How to Prevent Cyberattacks in 2018 and Beyond

How to Prevent Cyberattacks in 2018 and Beyond

How to Prevent Cyberattacks in 2018 and Beyond

From Xbox and Arby’s to Yahoo, Equifax, Uber and more, cybercrime has spread like wildfire across the consumer landscape this year.

In fact, 2017 will go down as another record year for data breaches. According to Accenture, cybercrime incidents are up 27 percent in 2017, with the average business grappling with 130 successful breaches. Costs to combat cybercrime are skyrocketing as well – up 23 percent over 2016 levels. By year end, the average U.S. business will have spent a staggering $11.7 million to manage cyberattacks and recover from the disruption.

As alarming as these statistics are, there are measures your credit union can take to strengthen security across systems and data. Here’s what you need to know to protect your credit union and members from cyberattacks in 2018 and beyond.

Focus on Fundamentals

“The biggest issue, hands-down, is distraction,” said Paul Love, chief information security officer for CO-OP Financial Services. “With so many shiny new cybersecurity ‘toys’ on the market, security teams can get distracted from deploying the basics of information security.”

According to Love, credit unions need to ensure that their cybersecurity experts very selectively implement disparate tools that address of-the-moment threats. “That’s not to say that some of these one-off solutions don’t have a place,” he said. “Many of them are incredibly well built and do an outstanding job of protecting against the threat for which they were designed. But, what happens, especially for small and even mid-sized organizations, is that the security lead gets pulled in too many directions.”

Complicating matters, he adds, is the reality that many of the disparate tools being offered as solutions are difficult to “plug in” to the credit union enterprise. “It can take a lot of work to integrate and train staff on new software,” said Love. “My advice to security teams, particularly those with limited resources, is to focus on the basics.”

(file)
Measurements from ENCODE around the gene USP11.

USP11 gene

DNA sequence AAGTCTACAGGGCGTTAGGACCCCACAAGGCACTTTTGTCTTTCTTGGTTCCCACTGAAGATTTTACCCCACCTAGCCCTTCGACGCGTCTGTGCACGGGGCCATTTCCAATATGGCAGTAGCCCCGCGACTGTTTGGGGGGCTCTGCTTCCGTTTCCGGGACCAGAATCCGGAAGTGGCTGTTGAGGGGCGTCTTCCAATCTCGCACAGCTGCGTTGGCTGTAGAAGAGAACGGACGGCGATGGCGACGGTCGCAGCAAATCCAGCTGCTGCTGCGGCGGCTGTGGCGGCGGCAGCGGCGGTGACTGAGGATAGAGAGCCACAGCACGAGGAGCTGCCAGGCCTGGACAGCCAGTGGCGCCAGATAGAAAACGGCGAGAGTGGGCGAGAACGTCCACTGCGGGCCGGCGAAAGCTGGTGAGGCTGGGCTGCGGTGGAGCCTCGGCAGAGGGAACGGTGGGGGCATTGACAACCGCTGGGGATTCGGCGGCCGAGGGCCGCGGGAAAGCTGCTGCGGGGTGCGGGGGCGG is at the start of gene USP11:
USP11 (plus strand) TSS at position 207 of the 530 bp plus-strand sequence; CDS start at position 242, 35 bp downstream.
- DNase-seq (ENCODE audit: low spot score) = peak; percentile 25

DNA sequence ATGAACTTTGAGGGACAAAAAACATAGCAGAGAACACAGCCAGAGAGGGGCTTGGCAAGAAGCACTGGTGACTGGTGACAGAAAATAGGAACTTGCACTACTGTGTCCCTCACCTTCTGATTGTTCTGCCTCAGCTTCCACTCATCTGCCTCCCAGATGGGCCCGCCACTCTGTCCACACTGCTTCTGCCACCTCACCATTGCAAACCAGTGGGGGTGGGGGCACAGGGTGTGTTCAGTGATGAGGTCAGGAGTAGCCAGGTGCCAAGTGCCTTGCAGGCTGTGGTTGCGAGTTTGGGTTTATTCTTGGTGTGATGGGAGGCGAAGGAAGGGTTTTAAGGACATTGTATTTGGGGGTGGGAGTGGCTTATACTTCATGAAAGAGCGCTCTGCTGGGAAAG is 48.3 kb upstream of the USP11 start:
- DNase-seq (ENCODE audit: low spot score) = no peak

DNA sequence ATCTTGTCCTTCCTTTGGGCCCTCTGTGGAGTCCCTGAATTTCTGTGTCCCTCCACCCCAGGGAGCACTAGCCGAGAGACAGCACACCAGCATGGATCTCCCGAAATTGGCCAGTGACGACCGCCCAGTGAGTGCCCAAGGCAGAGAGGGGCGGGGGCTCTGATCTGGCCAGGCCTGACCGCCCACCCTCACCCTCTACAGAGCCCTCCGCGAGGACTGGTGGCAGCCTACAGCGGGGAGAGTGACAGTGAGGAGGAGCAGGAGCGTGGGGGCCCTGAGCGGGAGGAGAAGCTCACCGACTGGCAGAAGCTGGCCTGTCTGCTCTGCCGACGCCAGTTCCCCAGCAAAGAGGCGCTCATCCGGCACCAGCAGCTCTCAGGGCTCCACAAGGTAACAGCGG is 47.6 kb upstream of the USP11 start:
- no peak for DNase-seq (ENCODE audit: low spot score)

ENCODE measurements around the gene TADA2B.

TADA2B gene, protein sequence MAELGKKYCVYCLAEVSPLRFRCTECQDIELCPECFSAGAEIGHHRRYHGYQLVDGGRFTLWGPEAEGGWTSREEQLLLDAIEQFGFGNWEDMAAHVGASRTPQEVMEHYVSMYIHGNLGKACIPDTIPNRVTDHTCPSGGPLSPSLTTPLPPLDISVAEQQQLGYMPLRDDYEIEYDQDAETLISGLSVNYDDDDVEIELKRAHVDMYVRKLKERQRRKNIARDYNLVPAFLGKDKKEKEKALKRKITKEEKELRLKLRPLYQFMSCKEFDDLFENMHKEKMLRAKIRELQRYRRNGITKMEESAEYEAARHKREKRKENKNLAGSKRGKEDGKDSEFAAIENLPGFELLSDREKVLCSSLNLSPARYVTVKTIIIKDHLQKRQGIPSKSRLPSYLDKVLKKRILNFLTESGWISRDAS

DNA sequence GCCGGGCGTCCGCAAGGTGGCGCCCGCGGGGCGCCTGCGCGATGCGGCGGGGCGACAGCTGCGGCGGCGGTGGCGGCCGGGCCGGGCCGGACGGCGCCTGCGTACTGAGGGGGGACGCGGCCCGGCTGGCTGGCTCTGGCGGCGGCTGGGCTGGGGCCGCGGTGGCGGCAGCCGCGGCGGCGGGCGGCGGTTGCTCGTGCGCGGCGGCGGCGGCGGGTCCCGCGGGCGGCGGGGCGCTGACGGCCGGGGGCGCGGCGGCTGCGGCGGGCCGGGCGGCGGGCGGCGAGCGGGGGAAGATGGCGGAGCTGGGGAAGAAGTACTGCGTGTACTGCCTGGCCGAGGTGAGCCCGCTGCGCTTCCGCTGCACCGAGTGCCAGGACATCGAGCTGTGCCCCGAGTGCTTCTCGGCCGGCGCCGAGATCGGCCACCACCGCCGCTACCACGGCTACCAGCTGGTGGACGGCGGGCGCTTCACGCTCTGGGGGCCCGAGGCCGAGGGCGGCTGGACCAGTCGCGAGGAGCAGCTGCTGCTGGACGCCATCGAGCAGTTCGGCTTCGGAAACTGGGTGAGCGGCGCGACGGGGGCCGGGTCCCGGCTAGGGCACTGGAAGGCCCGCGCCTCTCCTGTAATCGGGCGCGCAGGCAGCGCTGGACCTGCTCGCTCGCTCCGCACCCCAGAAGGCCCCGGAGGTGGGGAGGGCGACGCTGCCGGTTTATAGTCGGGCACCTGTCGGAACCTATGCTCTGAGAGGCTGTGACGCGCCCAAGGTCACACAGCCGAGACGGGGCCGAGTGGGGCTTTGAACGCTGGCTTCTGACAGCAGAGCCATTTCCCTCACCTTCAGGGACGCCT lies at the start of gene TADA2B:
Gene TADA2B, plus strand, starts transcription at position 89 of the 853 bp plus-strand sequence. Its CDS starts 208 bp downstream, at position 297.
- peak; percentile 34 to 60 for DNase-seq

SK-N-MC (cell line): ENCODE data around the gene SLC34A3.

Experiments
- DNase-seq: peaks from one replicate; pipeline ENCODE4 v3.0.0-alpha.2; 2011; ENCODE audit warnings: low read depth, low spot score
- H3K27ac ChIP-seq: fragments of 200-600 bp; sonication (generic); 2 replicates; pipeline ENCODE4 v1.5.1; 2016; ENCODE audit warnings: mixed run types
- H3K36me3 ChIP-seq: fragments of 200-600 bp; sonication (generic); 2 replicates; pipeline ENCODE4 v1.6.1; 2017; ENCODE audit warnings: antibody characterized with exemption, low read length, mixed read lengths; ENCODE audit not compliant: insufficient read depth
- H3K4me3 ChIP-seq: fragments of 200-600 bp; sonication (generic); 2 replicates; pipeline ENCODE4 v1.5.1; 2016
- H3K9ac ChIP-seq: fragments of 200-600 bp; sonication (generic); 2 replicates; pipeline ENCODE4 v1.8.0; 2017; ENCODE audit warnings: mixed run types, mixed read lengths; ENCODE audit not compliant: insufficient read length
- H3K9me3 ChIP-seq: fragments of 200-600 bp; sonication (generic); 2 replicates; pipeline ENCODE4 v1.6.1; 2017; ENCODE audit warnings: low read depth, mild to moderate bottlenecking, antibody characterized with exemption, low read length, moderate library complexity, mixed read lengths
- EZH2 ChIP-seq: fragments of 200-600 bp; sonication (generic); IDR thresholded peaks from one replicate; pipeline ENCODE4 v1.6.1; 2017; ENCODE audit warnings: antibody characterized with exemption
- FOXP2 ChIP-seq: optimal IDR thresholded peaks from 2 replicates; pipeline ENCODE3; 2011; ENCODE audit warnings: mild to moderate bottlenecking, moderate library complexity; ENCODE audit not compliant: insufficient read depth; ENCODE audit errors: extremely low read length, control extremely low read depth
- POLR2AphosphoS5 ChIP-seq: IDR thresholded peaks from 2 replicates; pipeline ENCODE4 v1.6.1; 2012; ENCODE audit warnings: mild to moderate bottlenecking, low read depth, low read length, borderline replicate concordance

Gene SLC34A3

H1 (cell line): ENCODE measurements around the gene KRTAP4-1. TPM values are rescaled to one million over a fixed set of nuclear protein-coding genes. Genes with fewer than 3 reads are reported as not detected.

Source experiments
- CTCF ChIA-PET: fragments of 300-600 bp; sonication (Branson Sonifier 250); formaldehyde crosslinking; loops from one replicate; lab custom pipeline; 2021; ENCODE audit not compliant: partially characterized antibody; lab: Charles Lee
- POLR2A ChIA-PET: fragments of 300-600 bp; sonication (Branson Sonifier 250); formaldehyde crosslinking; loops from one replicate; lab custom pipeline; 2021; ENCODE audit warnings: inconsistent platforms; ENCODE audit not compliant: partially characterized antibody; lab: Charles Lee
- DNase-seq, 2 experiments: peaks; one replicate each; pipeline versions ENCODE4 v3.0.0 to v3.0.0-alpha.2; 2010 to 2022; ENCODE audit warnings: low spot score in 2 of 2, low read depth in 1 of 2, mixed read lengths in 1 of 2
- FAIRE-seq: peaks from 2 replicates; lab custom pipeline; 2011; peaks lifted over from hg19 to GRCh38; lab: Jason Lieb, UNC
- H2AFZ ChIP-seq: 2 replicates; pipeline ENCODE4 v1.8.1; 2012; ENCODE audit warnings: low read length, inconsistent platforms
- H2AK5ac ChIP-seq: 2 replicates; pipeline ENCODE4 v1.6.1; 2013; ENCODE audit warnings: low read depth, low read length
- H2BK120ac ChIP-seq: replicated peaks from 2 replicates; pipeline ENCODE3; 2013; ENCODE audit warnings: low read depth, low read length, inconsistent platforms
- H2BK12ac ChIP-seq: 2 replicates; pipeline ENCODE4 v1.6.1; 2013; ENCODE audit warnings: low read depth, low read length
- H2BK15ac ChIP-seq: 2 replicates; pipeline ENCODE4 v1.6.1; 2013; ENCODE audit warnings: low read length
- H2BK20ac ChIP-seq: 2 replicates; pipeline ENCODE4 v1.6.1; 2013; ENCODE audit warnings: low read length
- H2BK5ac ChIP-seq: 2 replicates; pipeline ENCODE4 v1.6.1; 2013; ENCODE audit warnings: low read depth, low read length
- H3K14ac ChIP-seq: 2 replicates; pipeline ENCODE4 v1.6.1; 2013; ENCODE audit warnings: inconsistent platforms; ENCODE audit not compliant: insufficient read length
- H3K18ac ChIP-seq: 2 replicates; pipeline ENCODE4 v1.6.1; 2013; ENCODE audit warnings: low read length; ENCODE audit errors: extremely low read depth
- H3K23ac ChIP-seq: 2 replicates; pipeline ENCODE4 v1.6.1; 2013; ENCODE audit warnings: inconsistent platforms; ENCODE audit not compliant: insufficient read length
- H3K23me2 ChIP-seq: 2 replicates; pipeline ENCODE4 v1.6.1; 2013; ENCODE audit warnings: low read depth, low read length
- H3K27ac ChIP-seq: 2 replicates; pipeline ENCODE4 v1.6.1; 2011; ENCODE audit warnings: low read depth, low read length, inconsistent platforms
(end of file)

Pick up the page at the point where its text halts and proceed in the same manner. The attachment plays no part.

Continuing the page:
Keep Systems Patched

Love’s number one cybersecurity best practice for credit unions is to make sure systems are patched, and that analysts are getting the necessary alerts from vendors and associations to understand when and how to patch systems.

“Get your firm locked down with some rock-solid identity and access management systems, policies and procedures,” he said. “Make sure passwords are changed on a regular basis as well. These are not the trendy, rock-star initiatives that will blow up your LinkedIn profile, but they are the ones that will keep your credit union the safest.”

Create a Cybersecurity Champion

Love also advises credit unions to place a single employee in charge of information security. “If this task ends up being someone’s secondary job, that employee’s primary job will take precedence, and this is not a good practice,” he said.

He also points to the importance of maintaining consistent policies and standards.

“Applying security consistently across the organization sets the baseline for what the credit union expects from its employees,” he said. “Breaches most often occur out of simple carelessness – for example, when an employee clicks on a phishing email.”

Address Breaches Immediately

To mitigate damages should a breach occur, credit unions should have a formal incident response program in place.

“When a breach is discovered, credit unions need to react quickly, both containing the damages and communicating well with members and the community,” he said. “If you leave your member base speculating on the situation, trust will erode.”

He continued, “Fraud evolves and advances rapidly. Investing in security infrastructure, including neural networks and machine learning fraud detection tools, is critically important. But it is also important to teach members how to be responsible with cards and accounts.”

To that end, Love recommends making security tips available to members in the branch and on the credit union website. He also advises credit unions to encourage members to freeze their credit, subscribe to a third-party monitoring solution, and download a mobile security app for card controls and alerts.

“Involving members in the fight inspires their loyalty and shows them that you are watching out for them,” he said.

For more information on how to protect your credit union and member data, register for February’s FraudBuzz webinar.